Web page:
document structure and flow–through the editing process some of the textual information was reorganized. A table was inserted to better present the record of changes in reverse chronological order across the five editions of the Standards. The glossary makes up more than half the document and uses a substantial number of direct quotes.

photography–selection of suitable photography to accompany the textual content necessitated some careful consideration. Physical touch, hugs, and holding hands are not practices supported by the Standards for practitioners. Suitable photography that demonstrated the maintenance of personal space was necessary. Images that incorporated text were shortlisted–just breathe–yet these were discounted as they didn’t work across two languages.

French language layout–a new appreciation to ensure that lines don’t start in French with punctuation or the role of the nonbreaking space. We pay increasing attention to the formatting marks function in Word.

Side-by-side comparison–while common to many of our projects in two languages, the project was an excellent illustration of scrutinizing a hard copy of the document in the two languages and doing a line-by-line, side-by-side, page-turn comparison to ensure the same number of paragraphs, bullet points, or references between English and French.

New CFMHN brand

In parallel with the development work on the Canadian mental health nursing Standards, the Board and teams evolved a new CFMHN brand identity and website. We were able to reflect the new brand in the style of the Standards documents. Congratulations on the new look which has now been launched.

Planning for the Standards next edition

In planning ahead for the next edition of the Standards it might be prudent to:

  1. Start early, with a larger committee meeting monthly for about 15 months.
  2. Consider the balance of the document. In the 5th edition, the Standards comprise twelve of a seventy-page document. The glossary made up thirteen pages of the Standards, and the 180 references covered fourteen pages.
  3. Build a repository of all the references to make it more efficient for the task force to validate quotations and formulate the list of references in English and French.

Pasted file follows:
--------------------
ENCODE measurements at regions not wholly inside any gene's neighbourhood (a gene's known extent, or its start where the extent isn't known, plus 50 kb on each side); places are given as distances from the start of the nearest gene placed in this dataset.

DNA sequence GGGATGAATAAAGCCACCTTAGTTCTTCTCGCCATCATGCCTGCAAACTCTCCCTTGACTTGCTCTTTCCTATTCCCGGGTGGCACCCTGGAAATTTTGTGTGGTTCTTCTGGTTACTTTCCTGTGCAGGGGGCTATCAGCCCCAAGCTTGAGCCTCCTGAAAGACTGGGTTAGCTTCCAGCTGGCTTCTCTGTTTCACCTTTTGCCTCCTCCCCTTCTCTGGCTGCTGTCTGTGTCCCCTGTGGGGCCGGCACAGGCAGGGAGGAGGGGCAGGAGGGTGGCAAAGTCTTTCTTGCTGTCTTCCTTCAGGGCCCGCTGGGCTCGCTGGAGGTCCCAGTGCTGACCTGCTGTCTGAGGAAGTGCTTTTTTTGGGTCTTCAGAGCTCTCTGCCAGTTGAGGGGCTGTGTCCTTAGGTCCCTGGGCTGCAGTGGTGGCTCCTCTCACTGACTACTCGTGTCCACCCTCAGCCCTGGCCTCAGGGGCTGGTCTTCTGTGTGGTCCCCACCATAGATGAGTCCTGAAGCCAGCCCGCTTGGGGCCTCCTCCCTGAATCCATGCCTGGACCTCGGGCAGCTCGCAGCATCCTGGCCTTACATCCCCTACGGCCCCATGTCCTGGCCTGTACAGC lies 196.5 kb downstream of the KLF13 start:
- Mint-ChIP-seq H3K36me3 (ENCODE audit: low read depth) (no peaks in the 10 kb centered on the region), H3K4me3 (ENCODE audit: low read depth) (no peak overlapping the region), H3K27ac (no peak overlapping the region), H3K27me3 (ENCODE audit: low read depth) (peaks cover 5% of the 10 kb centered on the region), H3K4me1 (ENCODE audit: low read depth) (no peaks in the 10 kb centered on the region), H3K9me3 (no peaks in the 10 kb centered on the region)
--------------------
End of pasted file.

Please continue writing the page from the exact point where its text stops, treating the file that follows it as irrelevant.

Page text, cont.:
The Standards 5th edition will provide a useful base format in English and French on which to work for the next edition.

“Our professional association, the Canadian Federation of Mental Health Nurses, hired Opencity Inc. to edit, translate to French, and meet accessibility standards for our updated 2023 Professional Standards. John’s regular, transparent communications regarding the status of the project, precision with translation and collaboration around image selection for the French and English versions facilitated the production of two documents that not only allow us to share standards around the country, but represent us professionally. It was indeed a pleasure to work with John and Opencity Inc. Your transparent updates were a helpful way to track the progress. I also appreciated the deeper dives into the images and translations when needed. In short, well done and, on behalf of the Board, thank-you!”

–          Sarah Flogen, PhD, MEd, BScN, RN – President, CFMHN

Thank you to my team, Lisa Moulton, Valerie Chaplain, and Natasha Wilson, for their ongoing support and attention to detail. Our Opencity Inc. projects continue with the pending publication of the NSWOCC percutaneous enteral feeding tube best practice recommendations and Alberta Summit proceedings. Meanwhile, work on the 2025 ORNAC Standards (17th) edition continues. Read more here about the publication of the last ORNAC Standards.